## 2. Theoretical mass functionIn the gravitational instability scenario, virialized objects like galaxy clusters form from initially small density fluctuations that grow under the influence of gravity. The density field is specified by its power spectrum and the statistical nature of the fluctuations. It is generally assumed that the field is Gaussian, although some consequences of non-Gaussianity have been examined (Weinberg and Cole 1992), a question to which we return in Sect. 7. For the power spectrum, we adopt a simple power law, over the mass range corresponding to galaxy clusters. In
hierarchical models, such as CDM, the variance of the density field
diverges on small scales, and so one must work with a smoothed version
(see, for instance, Bardeen et al. 1986). The variance of the density
field smoothed with some window function where is the Fourier transform of the window
function. Davis & Peebles (1983) found that the variance of galaxy
counts within spheres of radius , quoted as
, is close to one. If the galaxy distribution
follows the mass distribution, then the variance of the density
perturbations on the same scale would also be equal to unity. However,
if the galaxy distribution is biased relative to the mass
distribution, then the variance of mass fluctuations in a sphere of
radius Accordingly, in the following, the value of Since in one dimension the early stage of the non-linear collapse
is entirely determined by the amplitude of the local mean density, the
exact solution for the collapse of an overdensity is calculable until
the first orbit crossing occurs. In three dimensions, the solution is
also known for the case of a spherical matter distribution
(Lemaître 1933, Gunn & Gott 1972, Peebles 1980). This
so-called spherical model can be used to model the non-linear collapse
of a cluster, which one then finds is driven by the value of the
density field smoothed with a top-hat window of size comparable to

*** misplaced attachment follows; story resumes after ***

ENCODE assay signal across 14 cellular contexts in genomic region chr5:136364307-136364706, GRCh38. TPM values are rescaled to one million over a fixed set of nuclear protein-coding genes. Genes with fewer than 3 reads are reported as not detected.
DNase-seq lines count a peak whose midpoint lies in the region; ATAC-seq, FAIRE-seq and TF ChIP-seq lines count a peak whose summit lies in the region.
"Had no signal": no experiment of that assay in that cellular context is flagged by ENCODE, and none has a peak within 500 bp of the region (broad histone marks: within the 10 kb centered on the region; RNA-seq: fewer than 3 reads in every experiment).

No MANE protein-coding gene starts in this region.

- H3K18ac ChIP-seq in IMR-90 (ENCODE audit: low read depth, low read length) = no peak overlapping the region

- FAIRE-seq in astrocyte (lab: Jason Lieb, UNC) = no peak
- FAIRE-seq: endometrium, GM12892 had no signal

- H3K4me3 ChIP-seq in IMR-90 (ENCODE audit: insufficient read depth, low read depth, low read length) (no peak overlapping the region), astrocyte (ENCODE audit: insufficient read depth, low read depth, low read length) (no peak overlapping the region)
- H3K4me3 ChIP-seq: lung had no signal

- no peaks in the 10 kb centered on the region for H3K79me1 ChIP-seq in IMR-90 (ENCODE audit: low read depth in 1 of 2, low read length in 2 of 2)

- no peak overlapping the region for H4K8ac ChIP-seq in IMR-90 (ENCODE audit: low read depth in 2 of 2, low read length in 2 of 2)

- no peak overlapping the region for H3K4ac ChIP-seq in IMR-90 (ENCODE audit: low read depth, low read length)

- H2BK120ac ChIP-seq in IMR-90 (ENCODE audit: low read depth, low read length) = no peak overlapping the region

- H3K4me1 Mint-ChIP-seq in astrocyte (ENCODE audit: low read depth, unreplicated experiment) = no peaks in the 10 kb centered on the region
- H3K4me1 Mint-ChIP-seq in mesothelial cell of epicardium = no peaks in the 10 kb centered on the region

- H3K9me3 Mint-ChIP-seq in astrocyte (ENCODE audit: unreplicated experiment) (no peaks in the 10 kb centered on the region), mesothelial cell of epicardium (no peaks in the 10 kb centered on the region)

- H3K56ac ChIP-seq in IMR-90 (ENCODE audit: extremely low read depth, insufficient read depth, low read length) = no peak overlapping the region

that of the cluster. It is well known that when the linear density
field reaches the value 1.68, the density becomes singular for a
purely spherical collapse. In reality, the spherical symmetry is
broken by the development of substructures which instead leads to the
formation of a stationary state, the "virial" equilibrium. The final
radius of the collapsed object is expected to be half of its maximum
expansion radius, corresponding to a density contrast of the order of
200. In the absence of significant fragmentation during the collapse,
initial density fluctuations of the field smoothed on the scale
In practice one deals with the initial density field linearly
extrapolated to the present epoch . For
instance, the rms fluctuation on some scale In this relation Despite the fact that the spherical top-hat model permits a
considerable simplification of the actual development of
non-linearities, the precise calculation of the number density of
collapsed objects of mass Using the spherical model, Press & Schechter (1974) proposed a
derivation of the mass function of virialized objects. They argued
that the fraction of matter in the form of non-linear objects with
mass greater than where is the threshold for non-linear collapse, which in the spherical model is given by For an Einstein-de Sitter universe, . The mass distribution function is then easily derived: Unfortunately, this result predicts that only half of the mass of the universe ends up in virialized objects, whereas one expects that at each epoch in a hierarchical scenario all of the mass should be bound in virialized objects. Press & Schechter (1974) side-stepped this problem by arbitrarily multiplying this mass function by a factor of 2. Several authors have recently re-examined the issue and proposed solutions (Peacock & Heavens 1990, Cole 1991, Blanchard et al. 1992a). The problem has also been considered by Bond et al. (1991). Instead
of smoothing the density contrast with a filter
, they adopted a low-pass, top-hat filter in
Fourier space. At a given point On the other hand, Blanchard et al. (1992a) point out that with the usually adopted simplifications (i.e. the collapse being driven essentially by the mean local density and the neglect of fragmentation), it is always possible to write the mass function in an exact way as: where represents the fraction of volume
covered by non-linear spheres of radius greater than We justify our use of the PS formalism by its surprisingly good fit
to the mass functions found in numerical simulations. This was first
emphasized by Efstathiou et al. (1988), who examined the cluster
multiplicity function for different values of © European Southern Observatory (ESO) 1997 Online publication: June 30, 1998 |